One in five Americans has some sort of physical or mental disability. That’s 57 million American adults, and 38% of them, approximately 22 million people, use the internet to surf or conduct business. In 2008, the ADA (Americans with Disabilities Act which become law in 1990) released standards for accessible web design. The thinking behind this is that the ADA requires that companies make their place of business accessible for people with disabilities. For companies that promote their products and services online, their website is their “place of business.”
The goal of ADA compliance is to have your website coded in such a way that anyone with a disability can use it. This means someone with a visual impairment can use it to access their online banking, or someone with epilepsy can view the site without risk of a seizure.
The barometer used by the Department of Justice to determine ADA compliance is the WCAG 2.0 – Web Content Accessibility Guidelines. WCAG 2.0 provides three levels of compliance:
- Level A: Least restrictive. Minimal conformity with minimal impact to site design.
- Level AA: Medium level of restrictions. Requires some accommodations in design and functionality.
- Level AAA: Most restrictive. The site will work for just about anyone with any type of disability.
The Department of Justice (DoJ)realizes that AAA compliance is unrealistic and has established AA as the new standard for all business websites. This breaks down into four categories of guidelines for website compliance:
Perceivable – Information must be presented in a way that the user can perceive, for example alt tags that say what a particular button does.
Operable – Navigation and actions must be operable, for example the user can use the keyboard to navigate the site rather than using a mouse
Understandable – Information must make sense and be understandable to the user
Robust – Content must be robust enough so it can be reliably interpreted by a wide variety of user agents, including assistive technologies and all browser types.
These four guideline categories inform specific development choices, such as text alternatives, timing of information presented, adaptable content, readable fonts, design and navigational elements, and browser compatibility. To dig deeper into the specifics, visit the W3 site on WCAG requirements at: https://www.w3.org/TR/wcag2-req/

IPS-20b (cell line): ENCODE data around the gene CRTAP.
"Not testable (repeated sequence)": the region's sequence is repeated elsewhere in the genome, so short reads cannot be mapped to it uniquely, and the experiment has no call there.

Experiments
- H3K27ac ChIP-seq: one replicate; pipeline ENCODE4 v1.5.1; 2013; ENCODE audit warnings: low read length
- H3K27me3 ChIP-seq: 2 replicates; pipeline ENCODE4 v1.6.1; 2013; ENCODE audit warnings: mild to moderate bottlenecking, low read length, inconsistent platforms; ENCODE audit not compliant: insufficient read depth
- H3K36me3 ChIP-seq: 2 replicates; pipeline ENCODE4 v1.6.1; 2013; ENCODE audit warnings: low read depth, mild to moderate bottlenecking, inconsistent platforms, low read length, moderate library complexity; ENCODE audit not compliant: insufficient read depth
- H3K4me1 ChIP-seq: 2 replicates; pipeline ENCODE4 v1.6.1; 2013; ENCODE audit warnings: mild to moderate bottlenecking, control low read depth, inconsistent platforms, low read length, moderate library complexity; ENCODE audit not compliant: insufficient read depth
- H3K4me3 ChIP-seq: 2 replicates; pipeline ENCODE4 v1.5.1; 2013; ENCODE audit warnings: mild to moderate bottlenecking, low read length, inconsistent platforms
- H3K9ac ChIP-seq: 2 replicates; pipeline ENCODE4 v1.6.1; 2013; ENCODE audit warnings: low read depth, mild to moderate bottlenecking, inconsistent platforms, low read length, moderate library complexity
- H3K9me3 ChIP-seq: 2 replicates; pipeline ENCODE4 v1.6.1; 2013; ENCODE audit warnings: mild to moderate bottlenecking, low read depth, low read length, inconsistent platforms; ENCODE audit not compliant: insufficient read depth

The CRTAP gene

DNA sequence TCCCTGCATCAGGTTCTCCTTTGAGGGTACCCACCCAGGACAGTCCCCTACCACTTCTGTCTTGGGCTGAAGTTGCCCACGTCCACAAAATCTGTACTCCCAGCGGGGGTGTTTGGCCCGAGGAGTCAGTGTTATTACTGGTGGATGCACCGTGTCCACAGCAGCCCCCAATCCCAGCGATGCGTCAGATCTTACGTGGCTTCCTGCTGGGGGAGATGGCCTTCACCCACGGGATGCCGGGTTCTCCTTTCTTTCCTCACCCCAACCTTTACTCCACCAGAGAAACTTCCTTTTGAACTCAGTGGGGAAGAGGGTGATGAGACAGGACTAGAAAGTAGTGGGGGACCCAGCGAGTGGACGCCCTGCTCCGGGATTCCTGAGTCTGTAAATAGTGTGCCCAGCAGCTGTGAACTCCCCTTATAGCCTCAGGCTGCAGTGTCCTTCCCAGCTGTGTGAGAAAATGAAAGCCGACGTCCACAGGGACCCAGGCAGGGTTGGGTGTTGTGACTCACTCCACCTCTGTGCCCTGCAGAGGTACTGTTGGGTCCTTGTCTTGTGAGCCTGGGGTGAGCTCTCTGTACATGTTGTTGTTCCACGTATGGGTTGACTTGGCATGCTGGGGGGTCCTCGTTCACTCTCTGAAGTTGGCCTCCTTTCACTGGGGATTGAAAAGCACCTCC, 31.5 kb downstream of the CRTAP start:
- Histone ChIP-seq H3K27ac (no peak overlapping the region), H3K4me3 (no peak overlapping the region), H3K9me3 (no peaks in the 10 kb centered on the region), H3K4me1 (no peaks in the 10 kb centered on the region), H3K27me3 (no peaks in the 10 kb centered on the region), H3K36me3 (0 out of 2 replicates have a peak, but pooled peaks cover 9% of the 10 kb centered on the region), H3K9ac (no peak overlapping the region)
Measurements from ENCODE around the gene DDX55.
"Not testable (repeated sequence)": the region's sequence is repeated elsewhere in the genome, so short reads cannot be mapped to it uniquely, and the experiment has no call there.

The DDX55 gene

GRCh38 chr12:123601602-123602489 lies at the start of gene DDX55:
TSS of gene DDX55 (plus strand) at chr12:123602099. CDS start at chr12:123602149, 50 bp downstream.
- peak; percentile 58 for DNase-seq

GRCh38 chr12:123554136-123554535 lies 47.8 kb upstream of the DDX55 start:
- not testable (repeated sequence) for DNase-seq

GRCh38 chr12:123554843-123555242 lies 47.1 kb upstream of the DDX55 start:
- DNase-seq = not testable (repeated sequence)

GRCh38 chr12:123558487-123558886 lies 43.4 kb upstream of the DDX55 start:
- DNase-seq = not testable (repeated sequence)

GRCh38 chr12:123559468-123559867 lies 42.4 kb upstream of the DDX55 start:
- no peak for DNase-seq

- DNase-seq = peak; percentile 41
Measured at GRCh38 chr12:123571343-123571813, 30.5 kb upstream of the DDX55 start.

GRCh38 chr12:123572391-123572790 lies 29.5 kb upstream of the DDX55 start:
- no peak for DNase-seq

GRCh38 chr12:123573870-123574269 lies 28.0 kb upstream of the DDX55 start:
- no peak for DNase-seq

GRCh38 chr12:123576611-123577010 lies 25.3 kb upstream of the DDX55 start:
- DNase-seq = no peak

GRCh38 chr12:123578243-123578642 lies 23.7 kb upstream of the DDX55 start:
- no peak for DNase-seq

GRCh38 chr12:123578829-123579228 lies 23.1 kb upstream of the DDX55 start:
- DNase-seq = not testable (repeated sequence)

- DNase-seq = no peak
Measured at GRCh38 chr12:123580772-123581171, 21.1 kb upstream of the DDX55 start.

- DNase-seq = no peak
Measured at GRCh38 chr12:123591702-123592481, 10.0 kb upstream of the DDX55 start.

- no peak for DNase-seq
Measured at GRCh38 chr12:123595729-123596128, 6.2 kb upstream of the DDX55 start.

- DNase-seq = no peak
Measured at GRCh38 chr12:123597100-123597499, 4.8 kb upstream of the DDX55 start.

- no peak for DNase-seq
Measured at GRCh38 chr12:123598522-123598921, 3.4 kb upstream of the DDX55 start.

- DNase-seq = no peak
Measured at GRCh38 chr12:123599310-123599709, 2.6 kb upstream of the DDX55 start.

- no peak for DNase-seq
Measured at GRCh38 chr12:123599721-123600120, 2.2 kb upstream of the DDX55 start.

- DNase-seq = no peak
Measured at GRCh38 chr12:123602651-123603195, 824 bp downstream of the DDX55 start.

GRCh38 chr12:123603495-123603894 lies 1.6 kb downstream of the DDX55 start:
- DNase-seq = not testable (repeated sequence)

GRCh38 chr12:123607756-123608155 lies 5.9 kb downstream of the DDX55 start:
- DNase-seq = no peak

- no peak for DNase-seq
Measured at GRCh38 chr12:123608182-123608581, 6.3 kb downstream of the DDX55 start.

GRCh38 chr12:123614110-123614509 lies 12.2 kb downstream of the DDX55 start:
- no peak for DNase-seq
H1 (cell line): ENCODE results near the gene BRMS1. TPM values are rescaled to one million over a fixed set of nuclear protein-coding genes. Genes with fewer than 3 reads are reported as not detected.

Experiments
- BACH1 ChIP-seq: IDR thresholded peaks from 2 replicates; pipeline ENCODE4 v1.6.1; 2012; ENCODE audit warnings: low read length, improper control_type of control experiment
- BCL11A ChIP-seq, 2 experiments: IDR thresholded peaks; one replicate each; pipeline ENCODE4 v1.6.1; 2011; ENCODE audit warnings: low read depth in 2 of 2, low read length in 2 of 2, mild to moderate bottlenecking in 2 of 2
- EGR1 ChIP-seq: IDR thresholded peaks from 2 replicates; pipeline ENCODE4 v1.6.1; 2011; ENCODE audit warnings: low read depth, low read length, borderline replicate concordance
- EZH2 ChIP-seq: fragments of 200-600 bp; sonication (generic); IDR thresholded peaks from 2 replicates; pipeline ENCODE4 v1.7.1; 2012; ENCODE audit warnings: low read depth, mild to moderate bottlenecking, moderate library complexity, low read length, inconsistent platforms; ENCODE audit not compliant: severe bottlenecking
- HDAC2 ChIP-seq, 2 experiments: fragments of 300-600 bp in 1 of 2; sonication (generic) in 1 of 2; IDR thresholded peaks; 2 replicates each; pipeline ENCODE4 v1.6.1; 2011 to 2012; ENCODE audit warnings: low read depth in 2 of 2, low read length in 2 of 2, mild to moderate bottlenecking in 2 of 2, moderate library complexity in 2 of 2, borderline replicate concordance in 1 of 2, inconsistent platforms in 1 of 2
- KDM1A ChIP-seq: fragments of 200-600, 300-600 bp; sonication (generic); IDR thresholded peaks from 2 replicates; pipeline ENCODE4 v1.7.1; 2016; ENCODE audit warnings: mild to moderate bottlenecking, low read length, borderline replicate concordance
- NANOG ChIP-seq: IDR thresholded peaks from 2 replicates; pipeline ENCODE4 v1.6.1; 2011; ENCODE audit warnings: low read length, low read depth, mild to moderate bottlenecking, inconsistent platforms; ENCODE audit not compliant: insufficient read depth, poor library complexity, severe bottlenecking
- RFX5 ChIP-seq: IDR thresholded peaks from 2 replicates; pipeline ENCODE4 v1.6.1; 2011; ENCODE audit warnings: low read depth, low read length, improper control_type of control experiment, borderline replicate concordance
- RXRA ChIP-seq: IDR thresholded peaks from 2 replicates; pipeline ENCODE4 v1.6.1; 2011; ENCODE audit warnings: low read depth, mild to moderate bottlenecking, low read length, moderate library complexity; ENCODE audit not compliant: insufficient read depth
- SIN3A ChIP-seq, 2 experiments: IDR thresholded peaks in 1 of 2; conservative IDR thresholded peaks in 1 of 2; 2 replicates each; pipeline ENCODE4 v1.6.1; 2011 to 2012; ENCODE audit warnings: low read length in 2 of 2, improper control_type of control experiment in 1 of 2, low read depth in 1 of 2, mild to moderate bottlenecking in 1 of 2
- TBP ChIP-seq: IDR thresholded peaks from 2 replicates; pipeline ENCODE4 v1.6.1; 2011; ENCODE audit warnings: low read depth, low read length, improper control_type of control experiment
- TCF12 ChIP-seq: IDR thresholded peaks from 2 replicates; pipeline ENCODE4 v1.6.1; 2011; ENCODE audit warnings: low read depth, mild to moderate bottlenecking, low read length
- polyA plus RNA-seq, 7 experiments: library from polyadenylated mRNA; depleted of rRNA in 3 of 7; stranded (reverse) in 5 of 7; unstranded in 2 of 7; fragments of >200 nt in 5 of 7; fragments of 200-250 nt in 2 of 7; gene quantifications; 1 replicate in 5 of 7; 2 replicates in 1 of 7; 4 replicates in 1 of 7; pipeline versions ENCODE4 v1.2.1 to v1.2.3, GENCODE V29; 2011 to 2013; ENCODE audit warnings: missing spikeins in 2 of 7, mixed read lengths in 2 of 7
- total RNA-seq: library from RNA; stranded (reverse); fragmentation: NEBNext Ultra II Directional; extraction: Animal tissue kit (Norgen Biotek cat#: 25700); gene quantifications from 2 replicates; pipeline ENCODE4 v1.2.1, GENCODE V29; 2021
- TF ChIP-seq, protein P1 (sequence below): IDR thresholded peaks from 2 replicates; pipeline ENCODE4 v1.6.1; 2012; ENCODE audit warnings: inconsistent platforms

What happens if your institution’s website is not ADA compliant?
Last year there were over 240 lawsuits filed for ADA non-compliance. DoJ fines start at $75,000 and can reach into the millions. And besides the legal requirements, banks (and all companies) have a moral responsibility to make their business accessible to everyone – do you really want to be known as a company that discriminates against people with disabilities? Having a non-discriminatory website should be a priority for your organization. So, what’s the first step?
Steps you can take to ensure your site is ADA Compliant
To be truly compliant, you will need to fully implement an accessibility protocol into your web development and maintenance processes. This will include content prep, quality assurance, infrastructure, evaluation of tool and technology integration, ongoing review of accessibility laws, testing, training, and assigning roles and responsibilities.
If this seems a little overwhelming, there are some immediate design adjustments you can make, while you’re developing a more formal corporate policy:
- Add text to your images. For example, if you show an image of a man at an ATM, a blind user should hear the screen reader say “photo of a man at an ATM.”
- Don’t use PDF’s. This is not a best practice for other reasons (search, etc.), but particularly bad from a compliance perspective. Screen readers can’t read PDF’s.
- Add audio and text captions to videos.
- Don’t use blinking or flashing content, or at least have the option to turn them off.
- Have your website navigable from both a mouse and the keyboard.